ISLAMABAD - Attorney General for Pakistan Monday submitted the reply on behalf of the federal government against Sindh High Court (SHC) verdict to grant stay to sugar mills against the inquiry commission report.

A three-member bench of the apex court headed by Chief Justice of Pakistan Justice Gulzar Ahmed will take up federation petition against the Sindh High Court interim order today.

The AGP stated in the reply that the interim order passed by the Sindh High Court (SHC) was contrary to well settled principles of law. He said that the SHC had no jurisdiction to stop inquiry or investigation conducted in lawful manner. He said that the Commission of Inquiry was lawfully constituted and its report was only ‘Fact Finding’ along with certain recommendations in the public interest for the consideration of federal government.

 He added that no direct adverse action was taken or penalty imposed against any party on the basis of the inquiry report without proceeding further under the law. He said that the inquiry report was being sent to different statutory authorities including FBR, SECP, NAB, CCP, FIA etc to examine the facts and if in their opinion it disclosed any violation of the law under which the respective authority was functioning, then action be taken strictly in accordance with that law.

He maintained that the SHC could not grant injunction unless the three ingredients stipulated under Order 39 Rule 1 & 2, CPC, 1908 were fulfilled. The petition filed in SHC being premature as filed only under apprehension of adverse action in future is not maintainable.

The AGP contended that the petition filed by the sugar mills (respondent) in Sindh High Court being motivated by ulterior consideration of stifling lawful proceedings by different statutory bodies/authorities under different statutes was liable to be dismissed by the apex court.

Regarding the contention that the notification was not published timely in gazette, the attorney general submitted that sugar mills were fully aware about the constitution of Commission and PSMA even interacted with the Commission during the probe and exchanged correspondence, and thus, it was in the knowledge of all the stakeholders including sugar mills. The AGP further submitted that the requirement of publication of notification in official gazette was to be treated as ‘directory’ unless it directly, immediately and adversely affected vested rights of the parties aggrieved by it. He said that when the notification related to the performance of duties or function by public functionaries or authorities then publication in the official gazette was to be treated as merely directory and not mandatory.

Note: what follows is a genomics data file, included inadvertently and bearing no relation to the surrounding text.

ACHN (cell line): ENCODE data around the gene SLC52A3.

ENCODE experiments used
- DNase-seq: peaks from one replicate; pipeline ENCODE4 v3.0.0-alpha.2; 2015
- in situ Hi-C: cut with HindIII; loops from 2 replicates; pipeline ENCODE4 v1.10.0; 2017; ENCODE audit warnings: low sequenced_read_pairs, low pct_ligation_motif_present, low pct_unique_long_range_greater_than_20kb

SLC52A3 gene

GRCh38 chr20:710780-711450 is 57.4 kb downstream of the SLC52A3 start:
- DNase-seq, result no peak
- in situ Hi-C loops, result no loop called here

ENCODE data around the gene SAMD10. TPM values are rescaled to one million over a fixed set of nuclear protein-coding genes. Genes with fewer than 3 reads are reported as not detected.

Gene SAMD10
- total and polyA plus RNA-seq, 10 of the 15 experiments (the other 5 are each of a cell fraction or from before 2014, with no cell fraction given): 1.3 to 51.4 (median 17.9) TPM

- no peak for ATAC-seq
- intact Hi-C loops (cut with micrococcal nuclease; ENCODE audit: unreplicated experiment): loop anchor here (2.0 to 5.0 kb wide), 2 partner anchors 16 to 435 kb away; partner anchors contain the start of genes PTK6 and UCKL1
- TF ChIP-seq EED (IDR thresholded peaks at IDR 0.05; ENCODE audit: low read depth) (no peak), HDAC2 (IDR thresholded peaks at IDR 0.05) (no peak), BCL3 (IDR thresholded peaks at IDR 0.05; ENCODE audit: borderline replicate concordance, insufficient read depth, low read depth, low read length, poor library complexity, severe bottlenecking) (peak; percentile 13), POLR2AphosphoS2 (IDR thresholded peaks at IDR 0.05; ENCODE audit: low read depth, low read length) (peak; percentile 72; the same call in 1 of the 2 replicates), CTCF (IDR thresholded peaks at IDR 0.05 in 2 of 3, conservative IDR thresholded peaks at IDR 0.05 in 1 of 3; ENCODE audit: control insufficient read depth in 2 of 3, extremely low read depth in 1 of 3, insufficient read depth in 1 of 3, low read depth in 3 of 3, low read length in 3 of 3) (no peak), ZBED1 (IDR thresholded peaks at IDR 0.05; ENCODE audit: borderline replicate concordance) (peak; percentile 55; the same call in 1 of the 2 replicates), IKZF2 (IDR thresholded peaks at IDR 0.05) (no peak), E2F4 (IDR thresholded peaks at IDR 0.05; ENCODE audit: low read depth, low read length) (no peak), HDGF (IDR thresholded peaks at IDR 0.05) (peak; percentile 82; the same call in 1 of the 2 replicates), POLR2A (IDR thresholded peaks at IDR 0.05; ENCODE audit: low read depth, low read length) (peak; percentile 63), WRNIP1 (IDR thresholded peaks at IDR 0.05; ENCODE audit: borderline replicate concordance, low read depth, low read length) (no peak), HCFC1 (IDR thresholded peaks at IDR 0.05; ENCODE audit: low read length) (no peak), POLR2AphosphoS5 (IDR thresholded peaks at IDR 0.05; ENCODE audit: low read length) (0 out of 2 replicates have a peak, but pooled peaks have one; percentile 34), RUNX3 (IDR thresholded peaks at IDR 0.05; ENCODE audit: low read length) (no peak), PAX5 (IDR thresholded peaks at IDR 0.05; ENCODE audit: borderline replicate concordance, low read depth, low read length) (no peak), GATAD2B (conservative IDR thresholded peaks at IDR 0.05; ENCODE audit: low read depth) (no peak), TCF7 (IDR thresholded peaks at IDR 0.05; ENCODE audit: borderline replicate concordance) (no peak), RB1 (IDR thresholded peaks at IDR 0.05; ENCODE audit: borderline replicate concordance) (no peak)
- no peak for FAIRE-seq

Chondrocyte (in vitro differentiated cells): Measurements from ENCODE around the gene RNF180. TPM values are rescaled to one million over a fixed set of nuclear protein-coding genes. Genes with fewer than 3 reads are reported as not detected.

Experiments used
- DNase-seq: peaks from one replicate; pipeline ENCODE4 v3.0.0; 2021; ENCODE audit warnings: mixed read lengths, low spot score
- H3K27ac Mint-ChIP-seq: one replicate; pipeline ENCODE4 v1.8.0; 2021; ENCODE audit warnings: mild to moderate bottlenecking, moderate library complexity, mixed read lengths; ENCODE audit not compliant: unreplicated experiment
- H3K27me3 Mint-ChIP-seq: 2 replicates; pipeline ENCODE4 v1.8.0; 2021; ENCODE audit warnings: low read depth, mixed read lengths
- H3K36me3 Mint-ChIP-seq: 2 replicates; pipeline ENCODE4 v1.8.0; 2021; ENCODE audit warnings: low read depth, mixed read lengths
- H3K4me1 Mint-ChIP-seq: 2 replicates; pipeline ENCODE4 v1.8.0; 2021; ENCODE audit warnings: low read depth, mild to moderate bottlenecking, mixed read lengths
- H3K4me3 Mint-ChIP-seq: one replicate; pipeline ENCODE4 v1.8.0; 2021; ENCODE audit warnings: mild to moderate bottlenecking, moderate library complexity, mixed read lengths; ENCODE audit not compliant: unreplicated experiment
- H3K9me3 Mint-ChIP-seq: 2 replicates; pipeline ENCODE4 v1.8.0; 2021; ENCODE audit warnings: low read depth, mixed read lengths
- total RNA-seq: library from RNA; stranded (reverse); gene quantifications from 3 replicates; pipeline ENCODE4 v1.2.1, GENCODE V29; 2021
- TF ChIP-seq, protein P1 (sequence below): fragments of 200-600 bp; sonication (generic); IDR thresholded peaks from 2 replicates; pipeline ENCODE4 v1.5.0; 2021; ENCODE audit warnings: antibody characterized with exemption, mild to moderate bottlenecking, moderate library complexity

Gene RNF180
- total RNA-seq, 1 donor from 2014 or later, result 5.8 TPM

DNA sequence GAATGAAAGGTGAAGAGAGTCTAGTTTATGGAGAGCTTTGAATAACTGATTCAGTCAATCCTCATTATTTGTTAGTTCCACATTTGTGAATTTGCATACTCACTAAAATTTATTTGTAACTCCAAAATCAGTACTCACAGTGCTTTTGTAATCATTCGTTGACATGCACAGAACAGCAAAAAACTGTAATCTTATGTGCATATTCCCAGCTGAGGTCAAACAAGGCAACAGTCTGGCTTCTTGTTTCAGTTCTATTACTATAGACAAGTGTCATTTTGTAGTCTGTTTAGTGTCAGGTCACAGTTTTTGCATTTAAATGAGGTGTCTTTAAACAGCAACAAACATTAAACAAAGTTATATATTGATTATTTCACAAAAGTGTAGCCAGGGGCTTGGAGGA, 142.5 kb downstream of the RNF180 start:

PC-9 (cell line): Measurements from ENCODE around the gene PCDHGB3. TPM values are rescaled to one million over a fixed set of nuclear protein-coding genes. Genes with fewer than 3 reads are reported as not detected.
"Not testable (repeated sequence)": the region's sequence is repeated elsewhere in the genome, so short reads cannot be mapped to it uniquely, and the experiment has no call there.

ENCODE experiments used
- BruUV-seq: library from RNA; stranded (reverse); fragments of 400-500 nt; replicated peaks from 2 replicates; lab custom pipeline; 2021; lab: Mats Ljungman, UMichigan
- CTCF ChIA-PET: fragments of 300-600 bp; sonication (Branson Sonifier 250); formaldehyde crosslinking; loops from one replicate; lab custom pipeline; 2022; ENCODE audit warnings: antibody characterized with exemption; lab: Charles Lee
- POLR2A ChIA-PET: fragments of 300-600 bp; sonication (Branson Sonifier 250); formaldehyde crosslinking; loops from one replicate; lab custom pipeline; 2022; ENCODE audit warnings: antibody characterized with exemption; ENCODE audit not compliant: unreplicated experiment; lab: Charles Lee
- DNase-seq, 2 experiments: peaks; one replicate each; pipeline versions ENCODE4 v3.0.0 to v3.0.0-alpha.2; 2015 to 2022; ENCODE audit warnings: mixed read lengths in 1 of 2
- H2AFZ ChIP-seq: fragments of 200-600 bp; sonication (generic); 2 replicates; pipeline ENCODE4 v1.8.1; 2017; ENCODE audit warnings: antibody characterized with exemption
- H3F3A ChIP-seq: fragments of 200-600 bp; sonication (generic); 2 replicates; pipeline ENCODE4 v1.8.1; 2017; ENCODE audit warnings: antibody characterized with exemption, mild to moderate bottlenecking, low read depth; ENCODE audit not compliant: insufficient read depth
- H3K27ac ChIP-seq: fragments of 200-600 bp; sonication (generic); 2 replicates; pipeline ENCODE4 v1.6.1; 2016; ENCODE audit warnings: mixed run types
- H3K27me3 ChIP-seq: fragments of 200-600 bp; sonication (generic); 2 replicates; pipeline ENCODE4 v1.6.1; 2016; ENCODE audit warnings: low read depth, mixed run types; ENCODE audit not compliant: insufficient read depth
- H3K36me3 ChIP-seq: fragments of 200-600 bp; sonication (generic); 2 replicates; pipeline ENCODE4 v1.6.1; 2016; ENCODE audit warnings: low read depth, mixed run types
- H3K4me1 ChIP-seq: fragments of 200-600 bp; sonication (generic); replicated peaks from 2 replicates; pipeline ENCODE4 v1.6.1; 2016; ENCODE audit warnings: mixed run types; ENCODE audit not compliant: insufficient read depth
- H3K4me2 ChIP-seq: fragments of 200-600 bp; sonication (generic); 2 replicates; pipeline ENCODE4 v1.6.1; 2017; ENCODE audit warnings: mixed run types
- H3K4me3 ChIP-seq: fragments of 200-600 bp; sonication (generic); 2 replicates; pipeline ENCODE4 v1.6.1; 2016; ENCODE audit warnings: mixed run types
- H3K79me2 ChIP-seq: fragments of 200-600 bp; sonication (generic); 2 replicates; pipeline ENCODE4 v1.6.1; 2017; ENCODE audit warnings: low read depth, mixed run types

He argued that the actions, thus, could not be challenged on the ground of non-publication of the notification in the official gazette. He said that it was settled law that delay in publication of notification was not fatal. It was submitted that even otherwise the notification having been published in gazette subsequently with retrospective effect, this was perfectly lawful and being procedural in nature, no objection could be raised on that ground.

About sugar mills’ claim that the members of the Committee constituted earlier and then joining the Commission were biased as they had formed opinion earlier, the attorney general submitted that this was a misconceived submission as the members of the Committee had neither formed any final opinion of found facts nor even completed the probe.

He continued that the sugar mills’ further claimed that the federal government lacked competence vis-à-vis the subject matter of inquiry as only province could have formed the commission on the subject matter. The AGP stated that this was completely misconceived as the TORs/matter was not only trans-provincial in character, it inter alia, fell under entries 27, 48,49, 57 and 58, Part 2, 4th Schedule of Constitution. He said that it also affected the fundamental rights of the people all over the country. Thus, the constitution of the commission by the federal government was lawful and indeed fully warranted.